Robot-assisted and laparoscopic approaches were pooled as “minimally invasive.” Baseline characteristics, operative parameters, and outcome measures were given per approach (minimally invasive versus open), in percentages, and only the studies reporting on this parameter are given in this percentage. The P values were given to assess the differences in outcomes between approaches. The POPF were reported per anastomosis (PJ/PG). A meta-regression was performed by using a random effects model with R statistics (R Foundation for Statistical Computing, Vienna, Austria). The events were pooled for minimally invasive and for open approach, which were compared for the postoperative outcomes (POPF, major morbidity, overall morbidity, EPI, and new-onset DM). Type of anastomosis was compared for the outcome POPF by pooling all of the PJs and PGs and performing random effects model.

      Results

      Search results

      The search identified 1,966 studies based on title and abstract against the predetermined eligibility criteria. Overall, 1,925 studies were excluded: 302 duplicates, 1,402 wherein central pancreatectomy was not the subject of analysis, 190 wherein the outcomes of interest were not reported, and 4 because no full text was available. Of the remaining 68 studies, full-text papers were obtained and a further 11 excluded because outcomes of interest were not reported per type of approach, 7 because the minimum number of patients included was not met, 5 studies were excluded because they were published before 2000, and 4 studies because there was an overlap in the period of analysis with a study from the same center. No studies were added after a crosscheck. Finally, 41 studies remained. Of the 41 studies, 26 described OCP,
      • Lv A.
      • Qian H.G.
      • Qiu H.
      • Wu J.H.
      • Hao C.Y.
      Is central pancreatectomy truly recommendable? A 9-year single-center experience.
      • Roggin K.K.
      • Rudloff U.
      • Blumgart L.H.
      • Brennan M.F.
      Central pancreatectomy revisited.
      • Balzano G.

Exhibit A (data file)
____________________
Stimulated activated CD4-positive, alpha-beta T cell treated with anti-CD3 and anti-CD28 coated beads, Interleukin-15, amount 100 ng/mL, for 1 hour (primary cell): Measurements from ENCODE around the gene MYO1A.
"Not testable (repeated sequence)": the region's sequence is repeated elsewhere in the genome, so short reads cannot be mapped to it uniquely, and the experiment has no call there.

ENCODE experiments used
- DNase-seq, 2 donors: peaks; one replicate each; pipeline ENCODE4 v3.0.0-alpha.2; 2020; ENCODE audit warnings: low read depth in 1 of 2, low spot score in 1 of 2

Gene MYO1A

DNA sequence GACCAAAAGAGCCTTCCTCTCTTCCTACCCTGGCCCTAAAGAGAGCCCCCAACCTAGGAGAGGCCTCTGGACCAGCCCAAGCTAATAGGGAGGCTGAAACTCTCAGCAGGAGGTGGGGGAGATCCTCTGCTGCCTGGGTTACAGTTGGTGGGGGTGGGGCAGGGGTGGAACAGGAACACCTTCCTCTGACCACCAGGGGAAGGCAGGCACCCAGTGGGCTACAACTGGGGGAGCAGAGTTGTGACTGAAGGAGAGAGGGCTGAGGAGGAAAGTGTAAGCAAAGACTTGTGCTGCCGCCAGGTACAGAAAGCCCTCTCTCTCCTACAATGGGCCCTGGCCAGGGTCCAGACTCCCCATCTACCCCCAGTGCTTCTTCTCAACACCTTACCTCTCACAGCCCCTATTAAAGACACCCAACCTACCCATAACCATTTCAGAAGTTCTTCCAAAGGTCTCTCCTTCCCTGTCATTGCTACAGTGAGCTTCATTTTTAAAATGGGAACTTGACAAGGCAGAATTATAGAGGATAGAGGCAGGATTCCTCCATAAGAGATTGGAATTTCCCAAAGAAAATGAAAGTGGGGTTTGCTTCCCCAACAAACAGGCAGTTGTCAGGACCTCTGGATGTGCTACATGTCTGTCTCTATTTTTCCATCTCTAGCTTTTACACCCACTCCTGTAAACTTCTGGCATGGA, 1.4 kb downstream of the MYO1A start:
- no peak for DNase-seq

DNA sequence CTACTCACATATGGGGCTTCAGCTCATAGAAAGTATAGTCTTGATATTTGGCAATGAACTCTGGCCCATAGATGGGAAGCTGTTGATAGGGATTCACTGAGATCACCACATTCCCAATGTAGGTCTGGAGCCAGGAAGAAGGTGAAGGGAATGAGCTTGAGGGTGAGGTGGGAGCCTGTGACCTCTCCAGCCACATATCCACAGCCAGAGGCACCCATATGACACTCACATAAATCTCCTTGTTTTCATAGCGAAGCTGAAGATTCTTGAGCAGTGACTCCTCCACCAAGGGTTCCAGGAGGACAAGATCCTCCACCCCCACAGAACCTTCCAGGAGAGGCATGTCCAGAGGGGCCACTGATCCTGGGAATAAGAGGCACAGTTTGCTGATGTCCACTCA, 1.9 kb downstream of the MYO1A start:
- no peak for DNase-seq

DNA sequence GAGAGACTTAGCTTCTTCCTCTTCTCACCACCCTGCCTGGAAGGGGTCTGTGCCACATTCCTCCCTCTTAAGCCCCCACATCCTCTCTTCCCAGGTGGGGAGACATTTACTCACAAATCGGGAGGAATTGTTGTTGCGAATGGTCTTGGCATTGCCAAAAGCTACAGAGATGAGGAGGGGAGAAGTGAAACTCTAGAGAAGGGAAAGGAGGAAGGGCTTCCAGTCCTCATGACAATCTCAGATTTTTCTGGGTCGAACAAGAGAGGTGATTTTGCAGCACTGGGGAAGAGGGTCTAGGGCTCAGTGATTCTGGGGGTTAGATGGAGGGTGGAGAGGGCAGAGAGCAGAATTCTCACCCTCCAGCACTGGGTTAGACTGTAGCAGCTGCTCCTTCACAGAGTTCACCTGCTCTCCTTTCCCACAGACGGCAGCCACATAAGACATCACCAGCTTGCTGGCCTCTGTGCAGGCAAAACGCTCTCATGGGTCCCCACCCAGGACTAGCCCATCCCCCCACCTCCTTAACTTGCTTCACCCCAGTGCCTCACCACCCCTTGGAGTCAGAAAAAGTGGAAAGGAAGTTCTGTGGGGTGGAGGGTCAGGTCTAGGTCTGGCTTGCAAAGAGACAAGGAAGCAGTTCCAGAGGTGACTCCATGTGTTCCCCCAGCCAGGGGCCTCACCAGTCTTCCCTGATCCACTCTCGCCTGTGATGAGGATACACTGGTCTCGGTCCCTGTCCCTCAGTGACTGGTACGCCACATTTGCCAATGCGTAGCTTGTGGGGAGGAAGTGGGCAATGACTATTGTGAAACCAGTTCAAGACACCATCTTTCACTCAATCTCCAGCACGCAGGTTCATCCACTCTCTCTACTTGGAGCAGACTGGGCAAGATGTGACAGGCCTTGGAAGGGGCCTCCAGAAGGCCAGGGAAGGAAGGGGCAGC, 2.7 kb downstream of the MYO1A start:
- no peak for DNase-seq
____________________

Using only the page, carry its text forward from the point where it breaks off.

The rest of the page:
• Zerbi A.
      • Veronesi P.
      • Cristallo M.
      • Di Carlo V.
      Surgical treatment of benign and borderline neoplasms of the pancreatic body.
      • Wayne M.
      • Neragi-miandoab S.
      • Kasmin F.
      • Brown W.
      • Pahuja A.
      • Cooperman A.M.
      Central pancreatectomy without anastomosis.
      • Adham M.
      • Guinippero A.
      • Hervieu V.
      • et al.
      Central pancreatectomy.
      • Shikano T.
      • Nakao A.
      • Kodera Y.
      Middle pancreatectomy: safety and long-term results.
      • Allendorf J.D.
      • Schrope B.A.
      • Lauerman M.H.
      • Inabnet W.B.
      • Chabot J.A.
      Postoperative glycemic control after central pancreatectomy for mid-gland lesions.
      • Brown K.M.
      • Shoup M.
      • Abodeely A.
      • Hodul P.A.M.
      • Brems J.J.
      • Aranha G.V.
      Central pancreatectomy for benign pancreatic lesions.
      • Du Z.
      • Chen S.
      • Han B.
      • Shen B.
      • Liu Y.
      • Peng C.
      Middle segmental pancreatectomy: a safe and organ-preserving option for benign and low-grade malignant lesions.
      • Crippa B.
      • Bassi C.
      • Warshaw A.L.
      • et al.
      Middle pancreatectomy: indications, short- and long-term operative outcomes.
      • Dinorcia J.
      • Ahmed L.
      • Lee M.K.
      • et al.
      Better preservation of endocrine function after central versus distal pancreatectomy for mid-gland lesions.
      • Goudard Y.
      • Gaujoux S.
      • Dokmak S.
      • et al.
      Reappraisal of central pancreatectomy: a 12-year single-center experience.
      • Hirono S.
      • Yamaue H.
      Middle pancreatectomy for pancreatic neoplasms.
      • Yeo C.J.
      Central pancreatectomy with pancreaticogastrostomy for benign pancreatic pathology.
      • Goldstein M.J.
      • Toman J.
      • Chabot J.A.
      Pancreaticogastrostomy: a novel application after central pancreatectomy.
      • Lafemina J.
      • Vagefi P.A.
      • Warshaw A.L.
      • Ferna C.
      Transgastric pancreaticogastric anastomosis.
      • Iacono C.
      • Bortolasi L.
      • Serio G.
      Indications and technique of central pancreatectomy: early and late results.
      • Müller M.W.
      • Friess H.
      • Kleeff J.
      • et al.
      An option to treat benign pancreatic body lesions.
      • Ocuin L.M.
      • Sarmiento J.M.
      • Staley C.A.
      • et al.
      Comparison of central and extended left pancreatectomy for lesions of the pancreatic neck.
      • Lee S.E.
      • Jang J.
      • Hwang D.W.
      • Lee K.U.
      • Kim S.
      Clinical efficacy of organ-preserving pancreatectomy for benign or low-grade malignant potential lesion.
      • Lavu H.
      • Knuth J.L.
      • Baker M.S.
      • et al.
      Middle segment pancreatectomy can be safely incorporated into a pancreatic surgeon’s clinical practice.
      • Sauvanet A.
      • Partensky C.
      • Sastre B.
      • et al.
      Medial pancreatectomy: a multi- institutional retrospective study of 53 patients by the French Pancreas Club.
      • Shibata S.
      • Sato T.
      • Andoh H.
      • et al.
      Outcomes and indications of segmental pancreatectomy.